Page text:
## Ideal Gas Laws

charlotte_jacobs_4I
Posts: 63
Joined: Fri Sep 28, 2018 12:29 am

### Ideal Gas Laws

What are the rules and equations that go with ideal gases? Are idea gases noble gases?

Porus_Karwa_2E
Posts: 72
Joined: Fri Sep 28, 2018 12:24 am

### Re: Ideal Gas Laws

The ideal gas laws go with PV=nRT where P is 1atm n is 1 mole of gas.

Xinyi Zeng 4C
Posts: 63
Joined: Fri Sep 28, 2018 12:18 am

### Re: Ideal Gas Laws

Ideal gas and noble gas are two different concepts. The concept of "Ideal gas" based on several basic assumptions (e.g. the gas particles have negligible volume/size compared to the volume of the container; the gas particles exert negligible intermolecular forces on one another). "Ideal gas" can be any gas, as long as they have the ideal behavior. Noble gas just refers to any of the gaseous elements helium, neon, argon, krypton, xenon, and radon (Group 18 of the periodic table).

The relationships between the different variables could be derived from the ideal gas equation:
Boyle's Law: at constant T and n, V and p have an inverse relationship (pV = constant), p1V1 = p2V2
Charles' Law: at constant p and n, V and T have a direct relationship (V/T = constant), V1T1 = V2T2
Avogadro's Law: at constant T and p, V and n have a direct relationship (V/n = constant), V1n1=V2n2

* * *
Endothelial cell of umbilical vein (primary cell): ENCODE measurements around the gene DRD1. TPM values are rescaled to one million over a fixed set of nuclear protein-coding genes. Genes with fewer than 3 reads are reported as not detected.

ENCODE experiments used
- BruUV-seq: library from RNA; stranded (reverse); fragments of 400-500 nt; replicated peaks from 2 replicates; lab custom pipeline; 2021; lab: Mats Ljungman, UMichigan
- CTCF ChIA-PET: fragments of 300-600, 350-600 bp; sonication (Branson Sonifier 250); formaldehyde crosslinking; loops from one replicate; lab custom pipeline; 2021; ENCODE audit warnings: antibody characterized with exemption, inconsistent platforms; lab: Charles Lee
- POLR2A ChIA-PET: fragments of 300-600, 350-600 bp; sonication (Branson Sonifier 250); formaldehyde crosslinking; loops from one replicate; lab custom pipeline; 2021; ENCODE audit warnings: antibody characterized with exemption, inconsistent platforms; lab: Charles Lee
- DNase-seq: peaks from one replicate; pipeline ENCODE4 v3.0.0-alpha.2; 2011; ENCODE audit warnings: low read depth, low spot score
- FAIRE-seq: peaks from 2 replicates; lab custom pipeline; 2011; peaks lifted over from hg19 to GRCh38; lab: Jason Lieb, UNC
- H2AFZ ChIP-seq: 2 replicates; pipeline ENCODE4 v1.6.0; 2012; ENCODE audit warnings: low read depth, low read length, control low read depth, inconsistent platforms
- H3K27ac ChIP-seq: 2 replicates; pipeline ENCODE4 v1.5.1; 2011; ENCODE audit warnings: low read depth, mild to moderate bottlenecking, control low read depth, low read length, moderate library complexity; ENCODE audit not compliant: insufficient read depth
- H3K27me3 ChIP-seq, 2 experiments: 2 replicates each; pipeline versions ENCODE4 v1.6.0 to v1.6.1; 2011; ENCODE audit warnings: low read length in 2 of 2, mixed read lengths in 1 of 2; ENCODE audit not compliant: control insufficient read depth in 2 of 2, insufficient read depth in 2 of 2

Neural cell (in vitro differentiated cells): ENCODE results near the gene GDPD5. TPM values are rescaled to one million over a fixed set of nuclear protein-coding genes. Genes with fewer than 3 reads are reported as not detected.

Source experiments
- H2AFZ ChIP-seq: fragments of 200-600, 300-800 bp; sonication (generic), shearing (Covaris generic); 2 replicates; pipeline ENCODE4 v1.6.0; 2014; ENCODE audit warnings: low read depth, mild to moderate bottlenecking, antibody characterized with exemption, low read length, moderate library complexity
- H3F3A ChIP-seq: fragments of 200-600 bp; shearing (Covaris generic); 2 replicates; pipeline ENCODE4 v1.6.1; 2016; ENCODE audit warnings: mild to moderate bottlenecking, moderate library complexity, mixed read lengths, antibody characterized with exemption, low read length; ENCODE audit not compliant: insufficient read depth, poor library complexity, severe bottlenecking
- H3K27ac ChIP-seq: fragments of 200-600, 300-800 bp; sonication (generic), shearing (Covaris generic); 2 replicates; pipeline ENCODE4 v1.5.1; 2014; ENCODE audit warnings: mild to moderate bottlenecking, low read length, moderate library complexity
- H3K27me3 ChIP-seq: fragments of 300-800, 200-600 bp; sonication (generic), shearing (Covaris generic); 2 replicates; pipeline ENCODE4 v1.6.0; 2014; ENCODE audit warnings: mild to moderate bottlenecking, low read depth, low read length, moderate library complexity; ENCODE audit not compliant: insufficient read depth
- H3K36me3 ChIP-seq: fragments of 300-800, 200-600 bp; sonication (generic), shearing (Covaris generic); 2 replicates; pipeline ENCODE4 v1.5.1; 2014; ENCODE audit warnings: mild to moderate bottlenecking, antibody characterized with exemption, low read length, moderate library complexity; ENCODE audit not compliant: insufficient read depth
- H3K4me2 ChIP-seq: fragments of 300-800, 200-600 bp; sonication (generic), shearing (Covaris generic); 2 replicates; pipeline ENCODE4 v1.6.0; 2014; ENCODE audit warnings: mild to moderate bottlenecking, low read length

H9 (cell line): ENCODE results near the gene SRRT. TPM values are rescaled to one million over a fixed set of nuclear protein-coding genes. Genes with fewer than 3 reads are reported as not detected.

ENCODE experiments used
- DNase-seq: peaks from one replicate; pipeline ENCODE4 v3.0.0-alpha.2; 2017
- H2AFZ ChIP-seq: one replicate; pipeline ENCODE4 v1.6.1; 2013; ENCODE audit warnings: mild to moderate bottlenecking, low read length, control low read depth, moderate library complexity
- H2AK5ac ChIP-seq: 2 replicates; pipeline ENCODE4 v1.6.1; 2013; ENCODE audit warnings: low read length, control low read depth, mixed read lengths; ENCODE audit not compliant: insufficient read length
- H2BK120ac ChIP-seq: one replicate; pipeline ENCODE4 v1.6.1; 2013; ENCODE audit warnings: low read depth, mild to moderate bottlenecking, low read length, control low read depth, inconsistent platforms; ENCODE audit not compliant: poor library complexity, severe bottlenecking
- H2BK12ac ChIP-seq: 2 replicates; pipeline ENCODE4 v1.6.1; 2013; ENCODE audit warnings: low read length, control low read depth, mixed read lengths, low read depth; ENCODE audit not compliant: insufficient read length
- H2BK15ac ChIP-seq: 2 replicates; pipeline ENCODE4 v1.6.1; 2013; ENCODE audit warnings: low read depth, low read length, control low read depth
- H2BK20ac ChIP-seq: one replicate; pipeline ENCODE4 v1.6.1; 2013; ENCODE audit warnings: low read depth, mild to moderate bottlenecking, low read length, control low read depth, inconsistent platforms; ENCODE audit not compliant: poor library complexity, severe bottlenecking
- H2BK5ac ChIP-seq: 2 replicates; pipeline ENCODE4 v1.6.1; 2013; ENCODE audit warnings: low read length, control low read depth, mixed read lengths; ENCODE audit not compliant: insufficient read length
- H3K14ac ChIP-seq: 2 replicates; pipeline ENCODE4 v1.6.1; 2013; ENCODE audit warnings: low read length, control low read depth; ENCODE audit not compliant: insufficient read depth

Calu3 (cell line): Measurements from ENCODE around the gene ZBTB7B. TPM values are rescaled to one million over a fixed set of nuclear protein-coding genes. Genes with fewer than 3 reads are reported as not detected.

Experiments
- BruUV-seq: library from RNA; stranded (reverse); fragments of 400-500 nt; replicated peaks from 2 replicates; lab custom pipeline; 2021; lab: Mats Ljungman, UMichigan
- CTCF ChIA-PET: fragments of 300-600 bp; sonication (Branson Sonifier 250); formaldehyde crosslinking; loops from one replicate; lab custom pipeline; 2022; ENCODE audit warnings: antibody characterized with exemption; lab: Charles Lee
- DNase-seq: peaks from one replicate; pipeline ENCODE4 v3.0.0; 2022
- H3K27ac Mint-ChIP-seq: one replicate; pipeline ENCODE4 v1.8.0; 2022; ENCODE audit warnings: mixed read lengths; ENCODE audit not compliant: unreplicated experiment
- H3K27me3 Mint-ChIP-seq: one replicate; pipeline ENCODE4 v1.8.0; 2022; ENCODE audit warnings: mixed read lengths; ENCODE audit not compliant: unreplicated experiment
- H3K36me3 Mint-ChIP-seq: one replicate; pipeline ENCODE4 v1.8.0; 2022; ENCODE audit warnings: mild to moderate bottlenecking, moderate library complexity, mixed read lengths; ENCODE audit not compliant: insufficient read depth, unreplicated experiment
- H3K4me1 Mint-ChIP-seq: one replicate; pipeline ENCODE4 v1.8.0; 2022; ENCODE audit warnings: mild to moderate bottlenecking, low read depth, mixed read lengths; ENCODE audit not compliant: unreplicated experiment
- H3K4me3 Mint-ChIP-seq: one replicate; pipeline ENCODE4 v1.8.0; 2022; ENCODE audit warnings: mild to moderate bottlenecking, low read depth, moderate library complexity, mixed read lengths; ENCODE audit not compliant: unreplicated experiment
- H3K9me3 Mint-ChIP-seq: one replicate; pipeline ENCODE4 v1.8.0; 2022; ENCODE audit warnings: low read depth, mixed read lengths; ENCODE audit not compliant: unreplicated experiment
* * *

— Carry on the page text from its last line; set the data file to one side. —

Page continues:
It can be used to determine the molar mass of gases and volatile liquids as n=m(mass)/M(molar mass),
pV=nRT=RT(m/M) -> M=mRT/pV --(1)
It can also be used to determine the density of a gas:
m/V=pM/RT (derived from (1)) -> m/V=pM/RT -> density = pM/RT

deniise_garciia
Posts: 30
Joined: Wed Nov 16, 2016 3:04 am

### Re: Ideal Gas Laws

How can one tell when you must use the ideal gas law?

005199302
Posts: 108
Joined: Fri Sep 28, 2018 12:15 am

### Re: Ideal Gas Laws

When you are given all the components besides for one in the ideal gas law, or if the question states to assume the gas is ideal, it's an indicator that you may need to use the ideal gas law. Also, if you feel you aren't given enough information to solve the question using formulas you've learned in class, try to use the ideal gas law to fill in what's missing.